Well, let’s hope that for once Pachter is right.
Sony recently filed a patent that would render used games useless, making it so that they can run on only one specific system. As a result of this patent, GameStop- who see a hell lot of profit thanks to the used games department; well over $1 billion, in fact- saw a plummet in their shares.
However, Wedbush Morgan analyst Michael Pachter wants to warn people that this is all probably an overreaction. Pachter believes that no publisher- Sony included- is “foolhardy enough to take such a risk”, and that the patent doesn’t even mention if Sony will necessarily use the technology. The patent would only give publishers the option to do so if they wanted to.
“This patent reminds me of SOPA,” Pachter said in a note, “and if Sony puts the technology into the next PlayStation and any publishers attempt to limit the playing of used games, I expect the consumer backlash to be similar.”
Pachter also said that PlayStation US boss Jack Tretton told him earlier in 2012 that he is against blocking used games. “For the record, I’m totally opposed to blocking used games,” is what Tretton said, according to Pachter. “I think it is great for the consumer that they can buy those. We have a customer that buys our console late in the cycle, pays less and is looking for value-priced games. I think it would be anti-consumer for us to do that.”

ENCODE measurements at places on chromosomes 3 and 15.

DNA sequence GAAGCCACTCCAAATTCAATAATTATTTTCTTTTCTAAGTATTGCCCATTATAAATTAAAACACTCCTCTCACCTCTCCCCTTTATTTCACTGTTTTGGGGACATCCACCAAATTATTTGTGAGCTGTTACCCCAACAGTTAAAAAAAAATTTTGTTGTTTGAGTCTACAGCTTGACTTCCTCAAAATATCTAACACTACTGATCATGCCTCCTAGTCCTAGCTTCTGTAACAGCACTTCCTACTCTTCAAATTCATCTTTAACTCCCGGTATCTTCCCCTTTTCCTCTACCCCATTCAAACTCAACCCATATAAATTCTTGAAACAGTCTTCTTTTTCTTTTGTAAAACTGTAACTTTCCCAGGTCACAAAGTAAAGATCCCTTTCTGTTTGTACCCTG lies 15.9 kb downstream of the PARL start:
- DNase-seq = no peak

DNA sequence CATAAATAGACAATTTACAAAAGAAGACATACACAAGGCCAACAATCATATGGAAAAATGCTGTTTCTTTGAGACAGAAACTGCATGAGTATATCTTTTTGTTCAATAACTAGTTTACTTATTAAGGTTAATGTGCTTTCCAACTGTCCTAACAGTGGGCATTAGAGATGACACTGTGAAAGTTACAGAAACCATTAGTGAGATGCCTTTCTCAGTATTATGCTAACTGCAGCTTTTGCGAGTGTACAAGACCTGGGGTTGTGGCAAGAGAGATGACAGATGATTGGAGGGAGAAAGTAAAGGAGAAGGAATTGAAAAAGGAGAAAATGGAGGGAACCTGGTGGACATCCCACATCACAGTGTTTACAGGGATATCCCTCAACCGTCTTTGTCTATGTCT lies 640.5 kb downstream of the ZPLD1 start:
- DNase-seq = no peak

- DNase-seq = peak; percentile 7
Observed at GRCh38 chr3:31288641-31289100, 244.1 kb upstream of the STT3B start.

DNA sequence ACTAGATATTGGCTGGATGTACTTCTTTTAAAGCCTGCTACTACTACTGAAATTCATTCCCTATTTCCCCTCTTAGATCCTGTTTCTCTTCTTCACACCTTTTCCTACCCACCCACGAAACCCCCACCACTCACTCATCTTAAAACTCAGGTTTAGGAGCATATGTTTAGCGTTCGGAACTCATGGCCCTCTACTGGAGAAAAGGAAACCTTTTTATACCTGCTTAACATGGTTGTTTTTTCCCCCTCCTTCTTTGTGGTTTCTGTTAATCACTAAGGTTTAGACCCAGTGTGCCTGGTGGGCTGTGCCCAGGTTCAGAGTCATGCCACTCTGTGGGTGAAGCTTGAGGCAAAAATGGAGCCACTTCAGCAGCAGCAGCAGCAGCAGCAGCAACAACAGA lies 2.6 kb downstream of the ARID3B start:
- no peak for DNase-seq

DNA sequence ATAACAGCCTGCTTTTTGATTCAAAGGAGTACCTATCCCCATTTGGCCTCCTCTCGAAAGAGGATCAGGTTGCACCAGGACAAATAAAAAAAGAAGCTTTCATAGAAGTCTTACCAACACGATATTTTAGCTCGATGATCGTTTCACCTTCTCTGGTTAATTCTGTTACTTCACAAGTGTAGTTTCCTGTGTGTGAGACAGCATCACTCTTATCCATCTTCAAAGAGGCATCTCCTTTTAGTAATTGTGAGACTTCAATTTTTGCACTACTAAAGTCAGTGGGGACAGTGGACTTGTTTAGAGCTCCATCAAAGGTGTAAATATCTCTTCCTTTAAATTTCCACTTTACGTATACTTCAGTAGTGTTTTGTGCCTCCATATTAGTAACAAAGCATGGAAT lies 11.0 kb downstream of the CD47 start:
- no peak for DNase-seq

He did add this, though: “I don’t know, maybe Japan will think something different but that’s my view.”
“Sony benefits little from a unilateral decision to block games,” Pachter said, talking about whether or not Sony will actually ever implement this technology that has created a shitstorm in the industry. “The company’s first party software sales represent less than 10 per cent of overall sales on its consoles, and it is unlikely that blocking used games would result in a lift of more than 10 per cent in new game sales. That means that Sony’s sales would rise only marginally if the PS4 blocked used games.”
“Sony would be materially hurt if its console blocked used games and competitor consoles from Microsoft and Nintendo did not,” he continued. “The Wii U is already on the market with no used game prohibition, and we believe that Microsoft would take advantage of Sony’s prospective decision to block used games by marketing that its own next generation did not block used games.
“If we are right, consumers would favour the console that provided more choice, leading to loss of market share for Sony’s console and a benefit to Microsoft’s.”
Well, online passes discourage the sale of used games as it is, but it seems highly unlikely, as Pachter said, that any publisher would take a risk such as this. The used games industry is a major pillar that supports the revenues of all publishers and retailers, and no publisher, especially one as important or as big as Sony, would risk such a move.
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